Thursday 23 April

A big day today – it’s World Book Day, St George’s Day, Shakespeare’s birthday and Ramadan starts. I wonder how much these days mean to people. Obviously, none of these celebrations can take place in the usual way. For World Book Day, the custom of giving out free books will happen later and readers are recommended to read for an hour today before the 8 pm clapping. The good news is that people are reading more during lockdown, great for language and vocabulary development and also affording some escape. I’m always interested to hear what people are reading.

St George’s Day won’t see Morris dancers or big pub gatherings and flag waving. The Hits Locker on Twitter recommended listening to Dylan’s Desolation Row on Shakespeare’s birthday – have to confess I hadn’t heard of it (1965) but enjoyed it.

As for Ramadan, there are concerns about older Muslims still trying to get out to the mosque and about their fasting all day when this could endanger their health at a time treatment is harder to get.

More sobering news is that the virus death count is now 18,738, although it’s said the ‘curve is flattening’. Now it’s clearer, despite ongoing talk of ‘going back to normal’, that the virus and measures to counteract it will continue for quite some time yet. And we won’t be returning to how things were: instead society will evolve to take account of losses, necessary changes.  These changes will be far-reaching, eg societal, financial, global, environmental and so on. Physical distancing will have to continue so this threatens to severely undermine if not kill off the no-frills airlines, restaurants, bars, cinemas, sports and arts venues which we used so heavily before.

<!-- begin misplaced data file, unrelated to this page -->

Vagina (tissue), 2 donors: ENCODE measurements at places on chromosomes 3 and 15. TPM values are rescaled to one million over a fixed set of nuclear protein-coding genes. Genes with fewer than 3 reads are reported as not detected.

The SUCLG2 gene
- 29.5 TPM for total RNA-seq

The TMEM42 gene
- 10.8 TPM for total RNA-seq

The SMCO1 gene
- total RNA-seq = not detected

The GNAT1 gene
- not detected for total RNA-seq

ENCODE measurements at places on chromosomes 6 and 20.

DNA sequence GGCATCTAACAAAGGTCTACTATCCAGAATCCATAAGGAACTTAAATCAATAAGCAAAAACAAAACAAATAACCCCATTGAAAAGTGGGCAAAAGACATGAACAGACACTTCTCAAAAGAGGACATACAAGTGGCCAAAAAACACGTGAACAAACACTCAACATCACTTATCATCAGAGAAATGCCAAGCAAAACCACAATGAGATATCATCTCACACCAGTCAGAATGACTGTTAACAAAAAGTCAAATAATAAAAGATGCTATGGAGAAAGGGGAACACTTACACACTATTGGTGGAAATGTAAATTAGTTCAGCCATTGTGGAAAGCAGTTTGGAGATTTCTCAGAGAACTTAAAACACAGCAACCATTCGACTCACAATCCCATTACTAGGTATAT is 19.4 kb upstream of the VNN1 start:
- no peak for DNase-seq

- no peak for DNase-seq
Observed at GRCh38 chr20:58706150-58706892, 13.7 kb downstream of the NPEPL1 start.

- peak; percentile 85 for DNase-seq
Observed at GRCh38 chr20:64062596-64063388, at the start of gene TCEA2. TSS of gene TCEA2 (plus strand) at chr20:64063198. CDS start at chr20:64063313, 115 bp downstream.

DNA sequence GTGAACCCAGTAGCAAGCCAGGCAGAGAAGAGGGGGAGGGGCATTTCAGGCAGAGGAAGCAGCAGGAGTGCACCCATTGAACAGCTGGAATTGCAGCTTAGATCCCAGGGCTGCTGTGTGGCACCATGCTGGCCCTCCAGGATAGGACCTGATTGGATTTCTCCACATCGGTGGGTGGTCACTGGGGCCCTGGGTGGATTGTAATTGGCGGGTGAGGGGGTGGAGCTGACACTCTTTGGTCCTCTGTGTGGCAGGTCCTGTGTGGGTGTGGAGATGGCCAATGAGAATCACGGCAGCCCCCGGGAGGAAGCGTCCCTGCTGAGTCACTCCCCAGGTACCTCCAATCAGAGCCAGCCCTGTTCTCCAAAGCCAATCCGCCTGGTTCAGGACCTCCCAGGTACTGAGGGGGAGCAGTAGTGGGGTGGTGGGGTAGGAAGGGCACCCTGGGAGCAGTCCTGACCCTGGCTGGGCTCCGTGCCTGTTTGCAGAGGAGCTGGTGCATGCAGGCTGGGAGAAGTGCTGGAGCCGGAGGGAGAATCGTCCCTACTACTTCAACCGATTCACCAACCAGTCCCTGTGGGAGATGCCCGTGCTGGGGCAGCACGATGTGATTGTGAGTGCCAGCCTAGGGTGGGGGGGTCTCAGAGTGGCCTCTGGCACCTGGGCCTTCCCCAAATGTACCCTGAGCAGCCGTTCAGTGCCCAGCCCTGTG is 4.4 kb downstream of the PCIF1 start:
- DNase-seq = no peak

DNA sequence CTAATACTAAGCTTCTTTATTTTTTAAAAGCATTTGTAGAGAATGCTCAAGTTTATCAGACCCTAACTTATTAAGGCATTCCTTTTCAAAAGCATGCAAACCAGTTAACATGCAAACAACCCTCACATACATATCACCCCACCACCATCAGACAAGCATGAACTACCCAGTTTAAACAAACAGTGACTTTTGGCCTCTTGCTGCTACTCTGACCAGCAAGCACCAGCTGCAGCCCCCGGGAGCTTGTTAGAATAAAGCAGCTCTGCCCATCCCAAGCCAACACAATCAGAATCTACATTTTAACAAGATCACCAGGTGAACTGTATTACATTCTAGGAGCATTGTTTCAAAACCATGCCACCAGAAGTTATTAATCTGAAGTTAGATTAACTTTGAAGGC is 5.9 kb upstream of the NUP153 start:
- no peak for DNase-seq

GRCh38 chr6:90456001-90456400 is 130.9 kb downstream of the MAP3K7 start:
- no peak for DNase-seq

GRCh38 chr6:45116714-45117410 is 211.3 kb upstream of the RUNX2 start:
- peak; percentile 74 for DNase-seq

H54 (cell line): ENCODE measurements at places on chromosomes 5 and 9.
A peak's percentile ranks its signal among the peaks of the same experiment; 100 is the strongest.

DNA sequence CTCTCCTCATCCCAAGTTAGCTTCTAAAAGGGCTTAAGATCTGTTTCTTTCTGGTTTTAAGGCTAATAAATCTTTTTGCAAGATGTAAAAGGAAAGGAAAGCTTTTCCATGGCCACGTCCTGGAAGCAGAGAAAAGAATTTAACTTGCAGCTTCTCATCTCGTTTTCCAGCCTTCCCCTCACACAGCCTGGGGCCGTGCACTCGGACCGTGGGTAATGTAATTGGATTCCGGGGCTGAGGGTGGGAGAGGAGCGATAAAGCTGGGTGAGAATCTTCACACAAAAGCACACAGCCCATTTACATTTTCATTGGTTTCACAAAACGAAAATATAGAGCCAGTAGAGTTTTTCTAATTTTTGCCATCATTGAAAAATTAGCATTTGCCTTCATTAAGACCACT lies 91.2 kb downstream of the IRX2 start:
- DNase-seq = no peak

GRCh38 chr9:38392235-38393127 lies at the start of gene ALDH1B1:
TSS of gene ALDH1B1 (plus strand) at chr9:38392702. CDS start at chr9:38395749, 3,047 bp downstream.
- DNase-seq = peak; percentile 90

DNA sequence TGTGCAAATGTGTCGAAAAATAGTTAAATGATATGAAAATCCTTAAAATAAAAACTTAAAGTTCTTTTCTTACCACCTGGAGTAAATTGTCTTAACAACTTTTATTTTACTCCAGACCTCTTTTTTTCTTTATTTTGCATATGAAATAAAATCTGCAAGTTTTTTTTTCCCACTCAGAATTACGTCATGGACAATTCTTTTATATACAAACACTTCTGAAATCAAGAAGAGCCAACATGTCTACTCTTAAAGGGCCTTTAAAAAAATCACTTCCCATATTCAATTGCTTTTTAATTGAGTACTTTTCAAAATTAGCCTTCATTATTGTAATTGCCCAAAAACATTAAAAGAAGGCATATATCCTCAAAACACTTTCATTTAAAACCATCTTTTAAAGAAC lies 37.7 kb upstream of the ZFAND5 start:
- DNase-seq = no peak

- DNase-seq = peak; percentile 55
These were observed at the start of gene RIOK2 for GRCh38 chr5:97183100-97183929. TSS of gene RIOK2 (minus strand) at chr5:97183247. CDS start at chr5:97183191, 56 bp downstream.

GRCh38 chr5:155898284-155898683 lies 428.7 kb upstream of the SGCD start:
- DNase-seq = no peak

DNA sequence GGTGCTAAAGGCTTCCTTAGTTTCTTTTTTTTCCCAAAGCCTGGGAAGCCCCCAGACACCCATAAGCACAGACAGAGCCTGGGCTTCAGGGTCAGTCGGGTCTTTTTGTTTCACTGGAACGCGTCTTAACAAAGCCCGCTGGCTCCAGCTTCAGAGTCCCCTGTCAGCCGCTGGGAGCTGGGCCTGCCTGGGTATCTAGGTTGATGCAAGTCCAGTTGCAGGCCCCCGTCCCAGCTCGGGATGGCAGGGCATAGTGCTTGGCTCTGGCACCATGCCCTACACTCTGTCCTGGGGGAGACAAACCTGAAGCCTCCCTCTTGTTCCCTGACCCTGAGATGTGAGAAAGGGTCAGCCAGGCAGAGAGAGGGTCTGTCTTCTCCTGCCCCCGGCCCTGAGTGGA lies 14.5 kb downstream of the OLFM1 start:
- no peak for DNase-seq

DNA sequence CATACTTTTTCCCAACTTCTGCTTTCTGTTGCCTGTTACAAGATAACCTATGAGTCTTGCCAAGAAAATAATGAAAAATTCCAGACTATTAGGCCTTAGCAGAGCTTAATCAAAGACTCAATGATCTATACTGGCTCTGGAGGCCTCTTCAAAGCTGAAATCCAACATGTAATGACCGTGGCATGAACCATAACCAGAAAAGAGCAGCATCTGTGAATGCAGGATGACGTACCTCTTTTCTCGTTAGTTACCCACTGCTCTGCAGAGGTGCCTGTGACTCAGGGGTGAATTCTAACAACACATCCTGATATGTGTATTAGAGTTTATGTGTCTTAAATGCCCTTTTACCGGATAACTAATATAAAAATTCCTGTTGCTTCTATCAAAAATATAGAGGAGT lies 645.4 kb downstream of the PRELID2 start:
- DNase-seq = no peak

What are you doing/achieving/learning during lockdown? A question which seems to be gaining attention and this tweet attracted opprobrium earlier:

‘If you don’t come out of this quarantine with 1) a new skill, 2) your side hustle started 3) more knowledge — you never lacked time. You lacked discipline.’

It evidences the superiority and judgementalism in some quarters but raises interesting questions because lockdown does afford an opportunity to do things differently and many do have additional time (not all, obviously). But apart from an antipathy to the ‘side hustle’ phrase, which smacks of criminality to me, some are up to their ears with work, trying to keep households together, childcare and perhaps care for someone with dementia or learning difficulty. So some respondents said if they came through lockdown in one piece they’d done well enough and how their lives already demonstrated a great deal of discipline. Some have quite inspiring stories to tell, exercising for the first time, re-learning a language, getting into handicrafts and so on but there are different routes to personal growth.  

Published by therapistinlockdown

I'm a psychodynamic therapist in private practice, also doing some voluntary work, and I'm interested in the whole field of mental health, especially how it's faring in this unprecedented crisis we're all going through. I wanted to explore some of the psychological aspects to this crisis which, it seems to me, aren't being dealt with sufficiently by the media or policymakers, for example the mental health burden already in evidence and likely to become more severe as time goes on.

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